Written by Staff Writer
Thomas Roberts, the first black professional golfer to play on the PGA Tour, died Thursday aged 86.
“Thomas Roberts is the first man who was able to break the color barrier in professional golf,” the prestigious PGA Tour Commissioner Tim Finchem told the Associated Press.
Roberts was playing pro golf on the invitational New York Golf Association Tournament in the early 1950s when he noticed whites on the player’s list had titles, addresses and phone numbers and African Americans had none.
He asked the organizer how he could get his name on the list. The answer was simple: because he is white.
The tour didn’t have the credentials to officially certify him and until a few years later the non-white players were rarely admitted.
Related: Remembering World War II pinball champ Barbara Collins
“Fascinated by the segregation and the gender discrimination, Roberts got a group of friends together and started a tour to promote friendship and, at least, make a point in providing an opportunity for African Americans to play,” wrote the Golf Channel in a tribute.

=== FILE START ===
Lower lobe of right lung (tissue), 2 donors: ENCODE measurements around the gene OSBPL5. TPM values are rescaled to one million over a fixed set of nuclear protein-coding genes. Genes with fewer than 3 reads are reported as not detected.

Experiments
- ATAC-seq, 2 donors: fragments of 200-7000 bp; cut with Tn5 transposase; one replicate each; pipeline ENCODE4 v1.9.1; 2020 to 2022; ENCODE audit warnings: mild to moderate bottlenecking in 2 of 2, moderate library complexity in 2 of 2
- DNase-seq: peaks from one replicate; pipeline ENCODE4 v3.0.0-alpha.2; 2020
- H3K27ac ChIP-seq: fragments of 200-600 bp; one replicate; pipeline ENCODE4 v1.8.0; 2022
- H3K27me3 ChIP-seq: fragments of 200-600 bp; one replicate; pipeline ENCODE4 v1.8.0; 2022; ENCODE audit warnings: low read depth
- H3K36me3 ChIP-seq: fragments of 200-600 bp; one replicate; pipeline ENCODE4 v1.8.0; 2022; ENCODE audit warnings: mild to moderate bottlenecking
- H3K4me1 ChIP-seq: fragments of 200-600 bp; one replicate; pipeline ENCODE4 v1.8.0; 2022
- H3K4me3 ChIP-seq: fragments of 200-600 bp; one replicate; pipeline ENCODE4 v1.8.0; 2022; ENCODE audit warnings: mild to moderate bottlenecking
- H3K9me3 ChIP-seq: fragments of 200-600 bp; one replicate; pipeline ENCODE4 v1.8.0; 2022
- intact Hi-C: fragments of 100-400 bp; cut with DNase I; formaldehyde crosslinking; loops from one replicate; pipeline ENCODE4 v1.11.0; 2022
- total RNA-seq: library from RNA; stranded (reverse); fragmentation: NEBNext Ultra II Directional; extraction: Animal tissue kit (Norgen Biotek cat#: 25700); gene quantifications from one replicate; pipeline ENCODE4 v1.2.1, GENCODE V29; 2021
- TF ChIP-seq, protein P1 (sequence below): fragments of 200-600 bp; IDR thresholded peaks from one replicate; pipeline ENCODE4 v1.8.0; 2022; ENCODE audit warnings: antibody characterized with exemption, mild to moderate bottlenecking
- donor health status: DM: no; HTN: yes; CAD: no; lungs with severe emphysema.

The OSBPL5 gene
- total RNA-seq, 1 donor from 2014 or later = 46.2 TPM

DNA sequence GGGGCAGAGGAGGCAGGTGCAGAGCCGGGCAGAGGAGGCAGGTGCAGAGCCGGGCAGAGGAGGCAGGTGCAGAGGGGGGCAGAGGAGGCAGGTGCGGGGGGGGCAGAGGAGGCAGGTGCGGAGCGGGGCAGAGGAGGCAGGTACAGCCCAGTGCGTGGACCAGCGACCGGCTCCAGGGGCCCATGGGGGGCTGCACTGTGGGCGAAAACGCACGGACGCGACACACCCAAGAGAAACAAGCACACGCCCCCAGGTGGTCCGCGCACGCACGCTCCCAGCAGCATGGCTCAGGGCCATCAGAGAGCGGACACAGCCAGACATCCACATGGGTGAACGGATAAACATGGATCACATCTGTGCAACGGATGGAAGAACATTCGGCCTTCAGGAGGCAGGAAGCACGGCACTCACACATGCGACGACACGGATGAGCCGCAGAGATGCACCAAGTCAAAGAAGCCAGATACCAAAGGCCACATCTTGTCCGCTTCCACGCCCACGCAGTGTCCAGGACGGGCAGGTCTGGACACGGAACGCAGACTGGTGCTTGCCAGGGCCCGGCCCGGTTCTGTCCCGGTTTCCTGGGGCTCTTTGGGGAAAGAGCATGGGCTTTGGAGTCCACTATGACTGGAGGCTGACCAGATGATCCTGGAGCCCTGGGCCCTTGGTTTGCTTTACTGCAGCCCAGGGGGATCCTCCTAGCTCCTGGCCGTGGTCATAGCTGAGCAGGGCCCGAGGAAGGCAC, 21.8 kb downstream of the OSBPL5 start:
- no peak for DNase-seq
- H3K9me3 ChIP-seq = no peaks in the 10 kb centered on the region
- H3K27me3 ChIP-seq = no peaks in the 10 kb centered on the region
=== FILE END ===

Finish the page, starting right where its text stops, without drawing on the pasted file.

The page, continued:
It wasn’t easy to get on the tour, he later explained.
“Some were going slow, some were going fast and some were playing with pros, but the reality was it just got close to being impossible for them to get on the tour,” he said in an interview with South Florida International University (SFUI) in 2011.
Related: Meet the 17-year-old genius playing US Opens
Roberts had a stint playing with pros at the Palmer Course in the Florida Keys, which in a part of the country with very little golfing expertise has made a name for itself.
“Many of my friends back in Chicago, New York and all over the country would stop by and say: ‘We’re here to play golf, and we heard your story,'” Roberts said.
His story and story of African Americans who had paved the way for him is the subject of an upcoming feature film titled “Remember the Titans,” set to be released in 2015.
Roberts was a member of the PGA Golf Hall of Fame, and when it was announced that his museum in East Haddam, Connecticut would be closing because of declining membership, members gathered to raise $1 million to save it.